The question campaigners ask and for all stakeholders to consider is whether the more permissive regulatory processes in some countries are sufficient. Some campaigners believe the tighter framework in the EU is still not sufficiently rigorous and, for example, call for stricter controls on the importation of feeds made with GM crops.

The EU regulatory process begins with a risk assessment by the European Food Safety Authority (EFSA). If that is positive, EFSA's assessment forms the basis of a Draft Decision by the European Commission. Post-release monitoring, traceability and labelling plans need to be approved prior to marketing the product. Traceability is ensured by labelling and administrative records throughout the food chain. A table showing GM crops authorised in the EU is reproduced in Part Four of this briefing.

The EU regulatory system for GM is currently in a state of flux. Last July, the European Commission proposed giving EU member states the right to ban or allow the cultivation of GM crops, while preserving existing EU-wide controls on GM production. The proposal has been put before both EU ministers and the European Parliament for approval. 

However, in September, EU agriculture ministers failed to support the proposal, with Germany, France, Italy and Spain all expressing doubts over the viability of the plan. The move had already come under fire in the European Parliament. In February, a slight relaxation of the EU's zero tolerance ban on unauthorised GM crops received an initial go-ahead from member states, though this also remains subject to ratification by the European Parliament and Council of Ministers.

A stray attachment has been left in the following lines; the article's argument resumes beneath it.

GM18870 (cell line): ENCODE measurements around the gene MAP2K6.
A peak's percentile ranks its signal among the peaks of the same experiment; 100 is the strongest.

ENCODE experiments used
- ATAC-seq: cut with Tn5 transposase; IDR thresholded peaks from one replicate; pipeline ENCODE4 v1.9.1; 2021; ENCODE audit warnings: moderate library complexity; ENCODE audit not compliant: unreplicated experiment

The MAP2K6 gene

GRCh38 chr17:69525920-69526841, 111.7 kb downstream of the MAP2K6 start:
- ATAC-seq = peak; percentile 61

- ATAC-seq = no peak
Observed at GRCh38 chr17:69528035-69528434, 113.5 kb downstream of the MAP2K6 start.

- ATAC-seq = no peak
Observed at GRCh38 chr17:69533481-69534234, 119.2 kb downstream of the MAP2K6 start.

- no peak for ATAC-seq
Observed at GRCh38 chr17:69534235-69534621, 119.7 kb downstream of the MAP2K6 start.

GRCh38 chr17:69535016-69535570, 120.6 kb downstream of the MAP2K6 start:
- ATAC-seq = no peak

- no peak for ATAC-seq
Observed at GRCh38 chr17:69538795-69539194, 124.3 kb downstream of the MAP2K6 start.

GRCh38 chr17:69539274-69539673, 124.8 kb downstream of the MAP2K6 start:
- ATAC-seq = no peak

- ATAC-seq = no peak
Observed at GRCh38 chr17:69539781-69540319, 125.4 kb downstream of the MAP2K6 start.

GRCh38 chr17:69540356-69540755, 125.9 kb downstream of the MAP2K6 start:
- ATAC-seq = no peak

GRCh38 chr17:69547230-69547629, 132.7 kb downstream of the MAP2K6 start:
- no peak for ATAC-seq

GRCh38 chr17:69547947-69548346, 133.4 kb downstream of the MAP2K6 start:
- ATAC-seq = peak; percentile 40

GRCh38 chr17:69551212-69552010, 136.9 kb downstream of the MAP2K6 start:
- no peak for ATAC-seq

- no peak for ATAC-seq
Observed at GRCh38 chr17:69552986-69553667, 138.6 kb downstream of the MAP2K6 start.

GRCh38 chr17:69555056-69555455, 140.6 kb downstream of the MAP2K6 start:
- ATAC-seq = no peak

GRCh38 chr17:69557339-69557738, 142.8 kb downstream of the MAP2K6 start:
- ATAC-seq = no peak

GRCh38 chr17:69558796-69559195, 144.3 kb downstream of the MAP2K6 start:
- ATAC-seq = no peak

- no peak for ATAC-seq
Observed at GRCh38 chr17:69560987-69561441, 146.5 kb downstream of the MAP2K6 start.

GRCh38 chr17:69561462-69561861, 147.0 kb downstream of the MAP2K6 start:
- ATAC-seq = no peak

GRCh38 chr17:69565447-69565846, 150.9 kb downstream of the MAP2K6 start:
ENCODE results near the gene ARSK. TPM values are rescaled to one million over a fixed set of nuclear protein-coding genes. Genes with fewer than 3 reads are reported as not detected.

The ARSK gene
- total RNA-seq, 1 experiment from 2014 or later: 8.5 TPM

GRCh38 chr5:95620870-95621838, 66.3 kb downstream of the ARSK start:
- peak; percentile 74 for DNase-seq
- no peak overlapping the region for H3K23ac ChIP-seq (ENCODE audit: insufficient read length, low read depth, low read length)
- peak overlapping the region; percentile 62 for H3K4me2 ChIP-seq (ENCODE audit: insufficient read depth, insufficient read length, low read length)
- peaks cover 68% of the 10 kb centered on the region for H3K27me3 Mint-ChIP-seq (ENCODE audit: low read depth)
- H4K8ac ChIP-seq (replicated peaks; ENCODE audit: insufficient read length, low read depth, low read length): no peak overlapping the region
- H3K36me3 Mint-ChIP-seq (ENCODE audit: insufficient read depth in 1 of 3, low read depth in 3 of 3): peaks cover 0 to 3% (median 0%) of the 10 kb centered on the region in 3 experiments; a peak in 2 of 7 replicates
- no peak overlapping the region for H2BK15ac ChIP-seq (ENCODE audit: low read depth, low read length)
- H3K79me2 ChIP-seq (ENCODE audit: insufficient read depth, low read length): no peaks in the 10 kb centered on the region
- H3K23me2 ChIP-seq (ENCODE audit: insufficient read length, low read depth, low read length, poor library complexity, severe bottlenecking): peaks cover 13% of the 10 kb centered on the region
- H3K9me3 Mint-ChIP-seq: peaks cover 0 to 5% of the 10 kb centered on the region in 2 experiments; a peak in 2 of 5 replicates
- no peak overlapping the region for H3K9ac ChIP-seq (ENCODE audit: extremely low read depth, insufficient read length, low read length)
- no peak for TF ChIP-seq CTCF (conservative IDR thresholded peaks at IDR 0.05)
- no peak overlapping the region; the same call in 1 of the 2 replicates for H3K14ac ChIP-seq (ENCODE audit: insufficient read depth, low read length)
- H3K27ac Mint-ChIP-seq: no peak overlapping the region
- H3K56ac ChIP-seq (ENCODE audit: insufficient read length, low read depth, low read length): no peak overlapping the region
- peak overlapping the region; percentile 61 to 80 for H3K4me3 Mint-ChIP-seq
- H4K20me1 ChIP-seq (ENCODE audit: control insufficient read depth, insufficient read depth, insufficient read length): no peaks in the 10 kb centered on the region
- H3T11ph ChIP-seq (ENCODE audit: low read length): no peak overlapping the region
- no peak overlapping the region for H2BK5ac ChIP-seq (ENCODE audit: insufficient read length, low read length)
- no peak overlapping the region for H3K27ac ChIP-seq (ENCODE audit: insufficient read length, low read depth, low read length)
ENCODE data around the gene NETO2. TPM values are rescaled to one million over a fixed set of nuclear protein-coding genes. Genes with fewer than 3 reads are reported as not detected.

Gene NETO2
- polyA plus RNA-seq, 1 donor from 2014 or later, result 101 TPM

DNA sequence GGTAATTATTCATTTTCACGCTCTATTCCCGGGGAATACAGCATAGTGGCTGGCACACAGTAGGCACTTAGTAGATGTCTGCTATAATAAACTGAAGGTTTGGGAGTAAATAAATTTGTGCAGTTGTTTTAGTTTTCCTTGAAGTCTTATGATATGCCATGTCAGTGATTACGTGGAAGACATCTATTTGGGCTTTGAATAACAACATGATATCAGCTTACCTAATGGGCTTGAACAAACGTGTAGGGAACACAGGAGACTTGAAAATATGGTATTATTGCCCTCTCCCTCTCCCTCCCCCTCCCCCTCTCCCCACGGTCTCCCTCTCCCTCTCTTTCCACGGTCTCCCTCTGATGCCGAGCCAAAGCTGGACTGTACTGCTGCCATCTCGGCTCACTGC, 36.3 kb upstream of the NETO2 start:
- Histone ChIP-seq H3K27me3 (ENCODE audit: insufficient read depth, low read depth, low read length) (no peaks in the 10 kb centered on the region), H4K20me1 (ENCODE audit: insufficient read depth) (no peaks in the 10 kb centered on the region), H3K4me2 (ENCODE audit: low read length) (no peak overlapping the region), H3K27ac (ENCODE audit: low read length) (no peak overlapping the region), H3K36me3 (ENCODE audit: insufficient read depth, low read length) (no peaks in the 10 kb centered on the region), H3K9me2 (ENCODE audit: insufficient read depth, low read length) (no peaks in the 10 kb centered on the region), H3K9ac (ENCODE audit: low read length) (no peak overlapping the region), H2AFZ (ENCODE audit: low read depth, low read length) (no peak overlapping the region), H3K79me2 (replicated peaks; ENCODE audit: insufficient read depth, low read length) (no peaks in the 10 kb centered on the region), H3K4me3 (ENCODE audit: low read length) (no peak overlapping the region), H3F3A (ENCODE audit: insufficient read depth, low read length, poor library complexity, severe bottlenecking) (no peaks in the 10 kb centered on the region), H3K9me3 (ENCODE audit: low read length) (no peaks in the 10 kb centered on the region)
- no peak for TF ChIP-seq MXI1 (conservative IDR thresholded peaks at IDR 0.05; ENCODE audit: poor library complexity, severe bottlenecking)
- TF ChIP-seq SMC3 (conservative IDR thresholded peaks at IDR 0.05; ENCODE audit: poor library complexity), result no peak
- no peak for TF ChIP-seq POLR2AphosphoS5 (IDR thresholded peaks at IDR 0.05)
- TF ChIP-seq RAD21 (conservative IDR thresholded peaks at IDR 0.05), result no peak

Currently, shipments of crops found to contain even trace levels of unauthorised GM material are rejected but the new rule would allow shipments of animal feed containing up to 0.1% of unauthorised GM crops into the EU.

Europabio alludes to two European Commission reports published in 2000 and 2010, covering 25 years of EU-funded research on potentially harmful effects of GM crops or food on human health or the environment, concluding that "there is, as of today, no scientific evidence associating GMOs with higher risks for the environment or for food and feed safety than conventional plants and organisms".

Regulation in the US

While the regulatory environment in the US is undoubtedly far more relaxed than in the EU, a recent furore over GM salmon has sparked renewed public concern over GM technology.

Earlier this month, the California Assembly Health Committee approved a measure which would see mandatory labelling of genetically modified fish in California. As it stands, no genetically modified fish is on sale in the US but the Food and Drug Administration (FDA) heard an application from Massachusetts-based AquaBounty Technologies for its AquAdvantage salmon last September, concluding that more research was necessary before a decision could be reached.

However, the debate over GM salmon and the recent California move has re-ignited the GM debate in the US. Not only does US law require no specific labelling of GM food but the Food and Drug Administration's position is that labelling should not "suggest or imply that GM foods are in any way different from other foods".